What is in this article?:
- California pistachio growers were served up advice on topics that ranged from new regulations on food safety and nitrates in ground water, an epidemic year for navel orangeworm in 2012, a new biopesticide to reduce aflatoxins and new cultivars that could hold promise.
NOW, mealy bug
Other presentations at the pistachio day included:
• Joel Siegel, with the USDA’s Agriculture Research Service in Parlier, talked of a “blowup year” in 2012 for navel orangeworm despite a record statewide pistachio crop of more than 555 million pounds.
Siegel looked at three years of heavy infestations for the pest: 2001, 2007 and 2012. He said research indicates the number of degree days for those years was high, meaning that warmer weather could be “fuel for the fire” of an infestation.
Moreover, he said, growers who have had no damage in certain years may relax their management efforts. “It’s man’s fallible nature,” he said. He added that the timing of sprays for the pest is critical.
Damage from navel orangeworm was highly variable in the Central Valley, with Tulare County hit significantly more than Fresno County last year.
• Craig Kallsen, UC farm advisor for Kern County, talked of new pistachio cultivars that include Golden Hills, Lost Hills and Kalehghouchi.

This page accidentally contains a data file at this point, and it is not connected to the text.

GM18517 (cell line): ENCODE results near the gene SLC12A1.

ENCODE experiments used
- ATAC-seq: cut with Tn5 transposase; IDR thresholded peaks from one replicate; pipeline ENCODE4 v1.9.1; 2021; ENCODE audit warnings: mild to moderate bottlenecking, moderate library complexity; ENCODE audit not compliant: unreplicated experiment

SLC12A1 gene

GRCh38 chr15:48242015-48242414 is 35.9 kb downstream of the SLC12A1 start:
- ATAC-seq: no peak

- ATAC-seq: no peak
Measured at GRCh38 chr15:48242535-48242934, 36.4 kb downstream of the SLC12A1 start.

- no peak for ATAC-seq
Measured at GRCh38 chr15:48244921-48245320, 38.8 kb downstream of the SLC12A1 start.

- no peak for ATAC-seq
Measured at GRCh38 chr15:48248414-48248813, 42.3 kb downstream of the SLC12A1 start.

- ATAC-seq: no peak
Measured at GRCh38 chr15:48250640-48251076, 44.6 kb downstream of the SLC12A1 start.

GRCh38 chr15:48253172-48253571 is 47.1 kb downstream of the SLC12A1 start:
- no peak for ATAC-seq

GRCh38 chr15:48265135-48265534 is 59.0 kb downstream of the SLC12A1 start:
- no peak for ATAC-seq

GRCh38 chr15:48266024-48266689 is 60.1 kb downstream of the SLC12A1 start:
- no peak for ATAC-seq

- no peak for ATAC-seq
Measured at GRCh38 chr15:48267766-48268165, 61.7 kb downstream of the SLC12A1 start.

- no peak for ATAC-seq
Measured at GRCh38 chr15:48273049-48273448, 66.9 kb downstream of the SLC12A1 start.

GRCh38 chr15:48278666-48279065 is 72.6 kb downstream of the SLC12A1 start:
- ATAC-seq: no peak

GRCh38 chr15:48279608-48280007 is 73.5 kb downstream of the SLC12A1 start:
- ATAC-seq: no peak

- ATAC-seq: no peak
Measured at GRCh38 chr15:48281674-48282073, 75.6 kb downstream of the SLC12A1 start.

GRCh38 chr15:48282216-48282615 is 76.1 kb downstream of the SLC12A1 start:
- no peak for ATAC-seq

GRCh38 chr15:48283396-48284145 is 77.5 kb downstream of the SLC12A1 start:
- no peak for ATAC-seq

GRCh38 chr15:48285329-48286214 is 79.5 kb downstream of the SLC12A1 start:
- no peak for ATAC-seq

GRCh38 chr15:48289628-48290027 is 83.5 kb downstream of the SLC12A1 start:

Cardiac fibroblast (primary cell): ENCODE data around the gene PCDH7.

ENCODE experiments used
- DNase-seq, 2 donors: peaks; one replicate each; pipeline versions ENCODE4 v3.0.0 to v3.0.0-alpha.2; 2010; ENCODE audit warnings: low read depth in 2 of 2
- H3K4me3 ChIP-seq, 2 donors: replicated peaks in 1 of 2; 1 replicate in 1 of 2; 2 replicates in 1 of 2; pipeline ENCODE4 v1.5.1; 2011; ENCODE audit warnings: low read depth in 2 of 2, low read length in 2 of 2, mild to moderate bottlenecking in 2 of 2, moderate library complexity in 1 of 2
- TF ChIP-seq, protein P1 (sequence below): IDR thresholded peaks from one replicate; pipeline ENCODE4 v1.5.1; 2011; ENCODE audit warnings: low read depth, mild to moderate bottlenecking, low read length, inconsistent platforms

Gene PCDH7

The male “Randy” is the preferred pollenizer for both Golden Hills and Lost Hills.
Kallsen gave some advice on pruning those two varieties differently than the common Kerman variety, for example not tipping the trees late. Both of the newer cultivars are harvested 10 days to two weeks earlier than Kerman. Monitoring for pests should also start sooner in those newer varieties, he said.
• David Haviland, UC advisor in Kern County, talked of problem with mealy bug management in pistachios.
He said it is important for growers to distinguish between the Gill’s mealy bug in pistachios, which can damage trees, and the grape mealy bug, which does not. The grape pest, he said, commonly “goes away, bio controls get it.”
Haviland said now is a good time to monitor orchards for the Gill’s mealy bug, which is indicated by cotton candy-like masses on the trunks of trees.
He said the pest causes kernels that are smaller, nuts that don’t split and sooty mold and honeydew.
Pesticides that can have varying degrees of effectiveness in controlling the pests include Centaur, Movento, Assail, Admire and Sevin.
Haviland said it is important to wash equipment and bulk containers to avoid spread of the pest.
• Beede recommended at least annual leaf tissue sampling as a way to get a handle on nutrient use.
He said that the time of greatest demand for nitrogen is when the kernel is filling. “Don’t put on nitrogen too early,” he said. He said limited amounts should be applied during the spring flush in late March to mid-May.
Beede also said the greatest demand for potassium comes during kernel fill.